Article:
I had an interesting thought today: How did Jesus pray?
For example, many people seem to assume Jesus prayed quietly.
Scholars have jumped to conclusions about Mark 14:32-38// (Jesus in the
Garden at Gethsemane), demanding to know how the disciples could have
heard what Jesus was praying, perhaps on the basis of the text claiming
that Jesus returned to find the disciples sleeping, and then they jump to
conclusions about how Mark "must have" composed the prayers himself.
Interestingly, however, Jesus talks to Peter as if he were already awake
(the text does not explicitly say that Jesus woke Peter up before talking
with him.) I wonder about the Greek here: does "sleeping" include that
semi-waking state where one is aware of sounds around but is half asleep?
The text says only about Jesus that he was distressed and agitated, and
that while praying he threw himself on the ground. This seems hardly to
be something the disciples would ignore, unless they were used to seeing
Jesus distressed and agitated, and throwing himself on the ground.
Perhaps those making the claim for Markan creativity here are also
thinking of Matt. 6:6,
But whenever you pray, go into your
room and shut the door and pray to your
Father who is in secret; and your Father
who sees in secret will reward you.
Of course, there is also the Lord's Prayer, which seems not to be a
prayer that would involve much in the way of histrionics. But when the
disciples asked him to teach them how to pray, I wonder if they were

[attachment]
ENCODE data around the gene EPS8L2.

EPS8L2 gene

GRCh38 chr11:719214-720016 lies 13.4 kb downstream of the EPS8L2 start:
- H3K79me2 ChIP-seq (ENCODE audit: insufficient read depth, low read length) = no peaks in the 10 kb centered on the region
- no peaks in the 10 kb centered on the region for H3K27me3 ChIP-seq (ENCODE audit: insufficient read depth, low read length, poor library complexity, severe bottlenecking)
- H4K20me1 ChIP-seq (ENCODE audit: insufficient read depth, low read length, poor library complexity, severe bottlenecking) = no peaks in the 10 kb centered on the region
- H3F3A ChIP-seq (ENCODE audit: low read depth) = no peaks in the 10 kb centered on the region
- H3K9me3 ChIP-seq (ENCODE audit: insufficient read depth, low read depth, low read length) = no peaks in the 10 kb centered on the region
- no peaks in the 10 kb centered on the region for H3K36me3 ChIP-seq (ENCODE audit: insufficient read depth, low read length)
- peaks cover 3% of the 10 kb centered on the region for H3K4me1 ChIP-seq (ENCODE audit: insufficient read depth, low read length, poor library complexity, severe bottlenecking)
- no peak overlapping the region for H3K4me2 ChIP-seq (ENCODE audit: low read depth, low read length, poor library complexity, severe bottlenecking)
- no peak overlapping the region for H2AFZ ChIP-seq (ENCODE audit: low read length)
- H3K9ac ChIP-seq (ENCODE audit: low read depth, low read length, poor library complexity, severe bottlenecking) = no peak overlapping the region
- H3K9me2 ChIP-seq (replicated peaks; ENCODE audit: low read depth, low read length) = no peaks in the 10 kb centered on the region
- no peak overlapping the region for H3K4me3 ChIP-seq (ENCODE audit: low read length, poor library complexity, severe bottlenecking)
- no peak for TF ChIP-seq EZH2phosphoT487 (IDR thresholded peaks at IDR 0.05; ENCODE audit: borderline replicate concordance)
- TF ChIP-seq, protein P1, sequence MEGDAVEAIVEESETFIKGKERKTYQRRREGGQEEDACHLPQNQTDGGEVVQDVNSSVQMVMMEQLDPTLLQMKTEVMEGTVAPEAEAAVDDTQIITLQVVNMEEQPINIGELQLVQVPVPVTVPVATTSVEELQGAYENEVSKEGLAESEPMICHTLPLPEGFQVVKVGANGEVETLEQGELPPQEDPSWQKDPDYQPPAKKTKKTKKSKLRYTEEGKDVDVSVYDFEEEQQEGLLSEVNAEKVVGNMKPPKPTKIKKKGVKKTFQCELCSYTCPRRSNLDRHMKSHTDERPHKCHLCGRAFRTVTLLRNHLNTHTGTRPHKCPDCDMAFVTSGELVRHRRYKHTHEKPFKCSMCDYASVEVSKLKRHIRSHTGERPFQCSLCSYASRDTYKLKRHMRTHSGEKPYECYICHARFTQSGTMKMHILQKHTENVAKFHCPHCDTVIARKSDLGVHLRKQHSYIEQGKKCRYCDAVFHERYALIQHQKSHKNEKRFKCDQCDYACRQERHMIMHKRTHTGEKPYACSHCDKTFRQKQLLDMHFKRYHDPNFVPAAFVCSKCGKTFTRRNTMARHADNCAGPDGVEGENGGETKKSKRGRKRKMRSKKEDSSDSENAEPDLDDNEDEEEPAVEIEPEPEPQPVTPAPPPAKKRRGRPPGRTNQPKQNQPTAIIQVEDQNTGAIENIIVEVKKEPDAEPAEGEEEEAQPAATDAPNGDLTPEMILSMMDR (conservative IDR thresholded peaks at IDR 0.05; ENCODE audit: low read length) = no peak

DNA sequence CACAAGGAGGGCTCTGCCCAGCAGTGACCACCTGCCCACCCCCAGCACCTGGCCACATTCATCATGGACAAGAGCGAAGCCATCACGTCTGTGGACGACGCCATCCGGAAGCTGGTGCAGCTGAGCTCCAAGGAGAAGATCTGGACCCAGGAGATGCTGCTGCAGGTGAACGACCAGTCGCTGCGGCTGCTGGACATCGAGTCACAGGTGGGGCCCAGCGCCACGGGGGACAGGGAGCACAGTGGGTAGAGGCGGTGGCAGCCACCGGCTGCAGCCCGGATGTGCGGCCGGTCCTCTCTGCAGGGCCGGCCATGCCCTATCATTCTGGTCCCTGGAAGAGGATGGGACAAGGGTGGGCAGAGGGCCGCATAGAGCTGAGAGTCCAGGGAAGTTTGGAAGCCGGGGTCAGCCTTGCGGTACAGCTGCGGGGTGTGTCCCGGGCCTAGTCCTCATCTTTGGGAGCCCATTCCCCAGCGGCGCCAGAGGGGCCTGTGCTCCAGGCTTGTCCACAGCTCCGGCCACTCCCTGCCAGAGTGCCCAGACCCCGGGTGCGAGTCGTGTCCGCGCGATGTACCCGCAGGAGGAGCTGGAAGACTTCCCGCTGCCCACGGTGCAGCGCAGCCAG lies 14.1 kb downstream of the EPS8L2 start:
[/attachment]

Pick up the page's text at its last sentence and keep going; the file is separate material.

asking only about what words to use?
Do the commentators also carry into their analysis their own pietistic
notions about proper modes of prayer, learned in their own church
Today I also read Hebrews 5:7,
In the days of his flesh, Jesus offered up prayers and supplications,
cries and tears, to the one who was able to save him from death, and he
heard because of his reverent submission.
Now, I am not necessarily arguing that this verse is historical. It is
sufficient for it to be a reminder that Jesus' customary mode of prayer,
Matthew 6:6 notwithstanding, may have been louder and more histrionic
than Good Episcopalians and Presbyterians are wont to think of. Besides,
Hebrews 5:7 does seem like a particularly appropriate connection for the
Gethsemane prayers, because it fits so well with the text's claim that
Jesus was distressed and agitated, throwing himself on the ground. From
this perspective, it might not seem so remarkable that at least one of
the disciples, despite a sleepy state, might have heard Jesus' prayers
very well. There is an old saying about making noise loud enough to "wake
the dead," which brings Lazarus to mind.
So what do we know about how Jesus prayed-- that is, whether quietly, or
with "loud cries and tears," or what? Or did he pray differently in
Northern Arizona University